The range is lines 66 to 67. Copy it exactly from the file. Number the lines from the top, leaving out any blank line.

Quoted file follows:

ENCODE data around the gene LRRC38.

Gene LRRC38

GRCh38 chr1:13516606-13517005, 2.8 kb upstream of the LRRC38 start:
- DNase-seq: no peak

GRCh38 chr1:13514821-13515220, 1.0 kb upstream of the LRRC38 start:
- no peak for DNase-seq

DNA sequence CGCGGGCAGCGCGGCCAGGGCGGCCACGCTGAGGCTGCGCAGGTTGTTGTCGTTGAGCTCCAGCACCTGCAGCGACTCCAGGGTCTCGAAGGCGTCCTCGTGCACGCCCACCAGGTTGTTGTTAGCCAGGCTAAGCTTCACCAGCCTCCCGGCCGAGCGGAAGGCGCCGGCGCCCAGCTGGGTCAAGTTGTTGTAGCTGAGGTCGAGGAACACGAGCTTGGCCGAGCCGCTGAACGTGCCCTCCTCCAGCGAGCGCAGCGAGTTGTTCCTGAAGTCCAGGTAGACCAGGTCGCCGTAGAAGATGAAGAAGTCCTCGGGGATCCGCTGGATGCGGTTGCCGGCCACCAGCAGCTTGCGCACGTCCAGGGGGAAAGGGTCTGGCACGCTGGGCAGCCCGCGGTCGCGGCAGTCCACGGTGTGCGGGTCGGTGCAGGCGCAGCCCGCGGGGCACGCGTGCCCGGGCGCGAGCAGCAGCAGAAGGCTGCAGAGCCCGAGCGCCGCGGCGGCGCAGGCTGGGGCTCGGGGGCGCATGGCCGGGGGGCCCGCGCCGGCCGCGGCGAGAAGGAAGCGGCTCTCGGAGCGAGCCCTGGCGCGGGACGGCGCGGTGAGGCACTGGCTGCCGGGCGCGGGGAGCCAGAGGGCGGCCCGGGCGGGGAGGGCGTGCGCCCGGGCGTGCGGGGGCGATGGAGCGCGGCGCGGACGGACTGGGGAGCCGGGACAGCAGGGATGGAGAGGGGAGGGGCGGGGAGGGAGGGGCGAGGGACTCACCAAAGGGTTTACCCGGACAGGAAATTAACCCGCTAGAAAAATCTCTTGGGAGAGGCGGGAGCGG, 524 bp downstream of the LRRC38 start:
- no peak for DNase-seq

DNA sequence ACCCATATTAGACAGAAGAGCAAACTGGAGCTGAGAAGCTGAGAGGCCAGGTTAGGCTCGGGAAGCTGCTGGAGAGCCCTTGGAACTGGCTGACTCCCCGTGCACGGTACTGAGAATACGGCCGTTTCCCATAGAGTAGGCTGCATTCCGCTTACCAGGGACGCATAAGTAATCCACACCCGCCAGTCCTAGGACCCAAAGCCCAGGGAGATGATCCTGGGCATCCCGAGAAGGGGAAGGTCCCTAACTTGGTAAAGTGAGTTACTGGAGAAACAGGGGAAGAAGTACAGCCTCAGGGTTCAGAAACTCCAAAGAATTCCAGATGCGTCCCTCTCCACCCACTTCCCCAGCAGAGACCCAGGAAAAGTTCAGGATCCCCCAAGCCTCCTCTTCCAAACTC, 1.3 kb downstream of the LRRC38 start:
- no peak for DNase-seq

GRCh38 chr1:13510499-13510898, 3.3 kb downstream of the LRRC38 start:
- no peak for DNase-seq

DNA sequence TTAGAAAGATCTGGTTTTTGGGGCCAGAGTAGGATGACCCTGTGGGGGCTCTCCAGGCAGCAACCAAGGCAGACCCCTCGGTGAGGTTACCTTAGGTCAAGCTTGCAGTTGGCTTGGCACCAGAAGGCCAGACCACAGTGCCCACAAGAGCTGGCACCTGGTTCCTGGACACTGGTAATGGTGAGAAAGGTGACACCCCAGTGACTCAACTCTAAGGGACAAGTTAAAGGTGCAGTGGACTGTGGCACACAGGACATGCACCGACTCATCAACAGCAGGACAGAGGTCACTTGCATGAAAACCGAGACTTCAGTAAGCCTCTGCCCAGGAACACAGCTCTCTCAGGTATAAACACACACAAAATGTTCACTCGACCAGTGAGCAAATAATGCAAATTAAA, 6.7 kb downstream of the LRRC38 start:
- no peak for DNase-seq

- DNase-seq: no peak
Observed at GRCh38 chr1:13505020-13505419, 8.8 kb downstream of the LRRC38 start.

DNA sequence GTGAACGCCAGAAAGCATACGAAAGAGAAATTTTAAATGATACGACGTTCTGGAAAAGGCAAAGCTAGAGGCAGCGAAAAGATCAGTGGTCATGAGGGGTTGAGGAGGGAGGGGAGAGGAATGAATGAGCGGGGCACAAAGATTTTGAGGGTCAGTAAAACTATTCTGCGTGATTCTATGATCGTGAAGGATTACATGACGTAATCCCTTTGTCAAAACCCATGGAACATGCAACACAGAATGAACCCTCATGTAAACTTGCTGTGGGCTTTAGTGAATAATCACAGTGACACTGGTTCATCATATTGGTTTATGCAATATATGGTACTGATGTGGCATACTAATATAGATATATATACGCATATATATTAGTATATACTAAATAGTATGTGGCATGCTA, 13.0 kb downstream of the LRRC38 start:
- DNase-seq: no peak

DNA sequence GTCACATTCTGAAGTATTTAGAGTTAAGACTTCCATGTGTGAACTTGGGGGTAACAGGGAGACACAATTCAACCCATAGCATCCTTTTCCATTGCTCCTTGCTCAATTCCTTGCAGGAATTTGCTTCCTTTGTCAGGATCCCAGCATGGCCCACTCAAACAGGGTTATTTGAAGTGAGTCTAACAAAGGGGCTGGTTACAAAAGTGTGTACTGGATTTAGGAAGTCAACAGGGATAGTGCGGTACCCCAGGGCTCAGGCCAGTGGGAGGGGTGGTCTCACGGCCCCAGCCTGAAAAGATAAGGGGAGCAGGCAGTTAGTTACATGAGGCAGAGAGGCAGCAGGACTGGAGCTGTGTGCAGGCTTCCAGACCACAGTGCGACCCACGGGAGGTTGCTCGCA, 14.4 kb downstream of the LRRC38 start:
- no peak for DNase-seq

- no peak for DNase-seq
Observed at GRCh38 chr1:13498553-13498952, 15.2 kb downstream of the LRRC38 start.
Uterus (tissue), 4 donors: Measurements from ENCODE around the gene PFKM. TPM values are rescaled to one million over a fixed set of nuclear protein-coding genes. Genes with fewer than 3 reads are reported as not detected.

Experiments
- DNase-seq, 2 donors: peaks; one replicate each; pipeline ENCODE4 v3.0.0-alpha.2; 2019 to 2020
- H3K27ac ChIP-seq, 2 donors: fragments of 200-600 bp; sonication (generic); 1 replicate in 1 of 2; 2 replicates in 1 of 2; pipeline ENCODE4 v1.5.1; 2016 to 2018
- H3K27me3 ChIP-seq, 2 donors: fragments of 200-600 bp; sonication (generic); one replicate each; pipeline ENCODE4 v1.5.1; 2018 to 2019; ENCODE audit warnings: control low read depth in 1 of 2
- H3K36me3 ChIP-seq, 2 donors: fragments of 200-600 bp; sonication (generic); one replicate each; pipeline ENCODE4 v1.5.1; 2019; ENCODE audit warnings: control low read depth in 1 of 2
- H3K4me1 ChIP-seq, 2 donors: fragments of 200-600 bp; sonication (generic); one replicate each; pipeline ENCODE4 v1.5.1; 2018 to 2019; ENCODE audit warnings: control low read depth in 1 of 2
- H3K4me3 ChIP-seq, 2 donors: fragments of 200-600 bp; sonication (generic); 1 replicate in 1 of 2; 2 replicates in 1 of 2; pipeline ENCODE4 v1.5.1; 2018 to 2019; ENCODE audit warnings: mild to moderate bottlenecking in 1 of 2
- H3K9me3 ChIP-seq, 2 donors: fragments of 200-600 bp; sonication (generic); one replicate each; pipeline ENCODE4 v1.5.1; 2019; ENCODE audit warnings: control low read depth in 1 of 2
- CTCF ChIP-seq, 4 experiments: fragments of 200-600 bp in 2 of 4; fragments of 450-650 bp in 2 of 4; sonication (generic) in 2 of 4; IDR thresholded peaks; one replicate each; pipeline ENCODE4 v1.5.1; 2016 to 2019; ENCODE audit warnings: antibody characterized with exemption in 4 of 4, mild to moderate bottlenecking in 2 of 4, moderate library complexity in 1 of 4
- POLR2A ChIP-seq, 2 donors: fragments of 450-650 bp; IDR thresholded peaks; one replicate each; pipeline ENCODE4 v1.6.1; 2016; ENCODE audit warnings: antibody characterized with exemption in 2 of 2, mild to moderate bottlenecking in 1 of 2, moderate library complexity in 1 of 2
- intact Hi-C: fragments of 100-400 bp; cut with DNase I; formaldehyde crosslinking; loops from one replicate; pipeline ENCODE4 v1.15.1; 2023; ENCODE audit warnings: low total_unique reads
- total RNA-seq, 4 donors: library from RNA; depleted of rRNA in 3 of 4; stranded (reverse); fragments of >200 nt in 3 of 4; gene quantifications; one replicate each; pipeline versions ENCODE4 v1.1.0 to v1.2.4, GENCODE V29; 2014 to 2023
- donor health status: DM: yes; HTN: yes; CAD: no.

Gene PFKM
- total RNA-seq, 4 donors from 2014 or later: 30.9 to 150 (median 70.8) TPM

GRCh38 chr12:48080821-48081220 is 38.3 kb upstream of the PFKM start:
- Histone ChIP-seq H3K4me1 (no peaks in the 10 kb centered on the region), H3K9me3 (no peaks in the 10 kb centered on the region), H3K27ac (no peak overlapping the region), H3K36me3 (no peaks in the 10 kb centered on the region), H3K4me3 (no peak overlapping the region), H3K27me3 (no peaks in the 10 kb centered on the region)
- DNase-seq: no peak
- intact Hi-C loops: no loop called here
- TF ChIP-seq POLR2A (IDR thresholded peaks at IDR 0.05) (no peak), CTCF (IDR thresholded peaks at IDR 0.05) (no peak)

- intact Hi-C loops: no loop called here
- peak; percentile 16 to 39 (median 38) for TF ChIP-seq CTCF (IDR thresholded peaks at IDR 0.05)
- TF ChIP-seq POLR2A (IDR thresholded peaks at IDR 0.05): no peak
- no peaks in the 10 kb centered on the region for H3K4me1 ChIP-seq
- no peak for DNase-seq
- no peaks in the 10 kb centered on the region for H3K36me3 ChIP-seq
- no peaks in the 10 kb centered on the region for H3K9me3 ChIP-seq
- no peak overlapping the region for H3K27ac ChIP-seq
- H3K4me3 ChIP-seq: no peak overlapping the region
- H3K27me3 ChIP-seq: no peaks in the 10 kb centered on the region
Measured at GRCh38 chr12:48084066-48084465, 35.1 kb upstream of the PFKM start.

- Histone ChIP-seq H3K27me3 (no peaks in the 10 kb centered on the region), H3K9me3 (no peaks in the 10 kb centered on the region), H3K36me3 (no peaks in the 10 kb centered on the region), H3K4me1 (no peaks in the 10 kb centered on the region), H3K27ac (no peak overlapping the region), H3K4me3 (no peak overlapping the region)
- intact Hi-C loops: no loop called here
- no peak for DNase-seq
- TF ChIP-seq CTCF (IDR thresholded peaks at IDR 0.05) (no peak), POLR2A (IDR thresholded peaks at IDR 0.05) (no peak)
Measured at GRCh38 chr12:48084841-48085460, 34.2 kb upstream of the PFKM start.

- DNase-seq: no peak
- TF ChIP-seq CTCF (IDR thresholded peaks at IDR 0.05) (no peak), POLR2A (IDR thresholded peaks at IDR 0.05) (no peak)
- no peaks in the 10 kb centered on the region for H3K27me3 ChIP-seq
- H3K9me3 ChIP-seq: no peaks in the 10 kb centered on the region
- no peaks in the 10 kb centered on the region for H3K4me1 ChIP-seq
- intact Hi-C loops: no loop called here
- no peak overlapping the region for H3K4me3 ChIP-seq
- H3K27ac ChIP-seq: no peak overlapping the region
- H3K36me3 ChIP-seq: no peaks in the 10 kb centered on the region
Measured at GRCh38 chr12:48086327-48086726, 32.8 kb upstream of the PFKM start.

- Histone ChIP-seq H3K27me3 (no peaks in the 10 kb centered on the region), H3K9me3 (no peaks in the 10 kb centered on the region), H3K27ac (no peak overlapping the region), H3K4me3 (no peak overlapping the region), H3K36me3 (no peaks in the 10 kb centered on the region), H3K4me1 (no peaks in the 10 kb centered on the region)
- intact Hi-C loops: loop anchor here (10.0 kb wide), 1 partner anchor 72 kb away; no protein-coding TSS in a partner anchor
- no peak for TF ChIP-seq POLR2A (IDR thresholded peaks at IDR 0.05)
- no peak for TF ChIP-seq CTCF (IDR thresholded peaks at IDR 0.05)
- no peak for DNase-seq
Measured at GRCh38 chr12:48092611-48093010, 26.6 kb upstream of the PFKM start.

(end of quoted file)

- no peak overlapping the region for H3K4me3 ChIP-seq
- H3K27ac ChIP-seq: no peak overlapping the region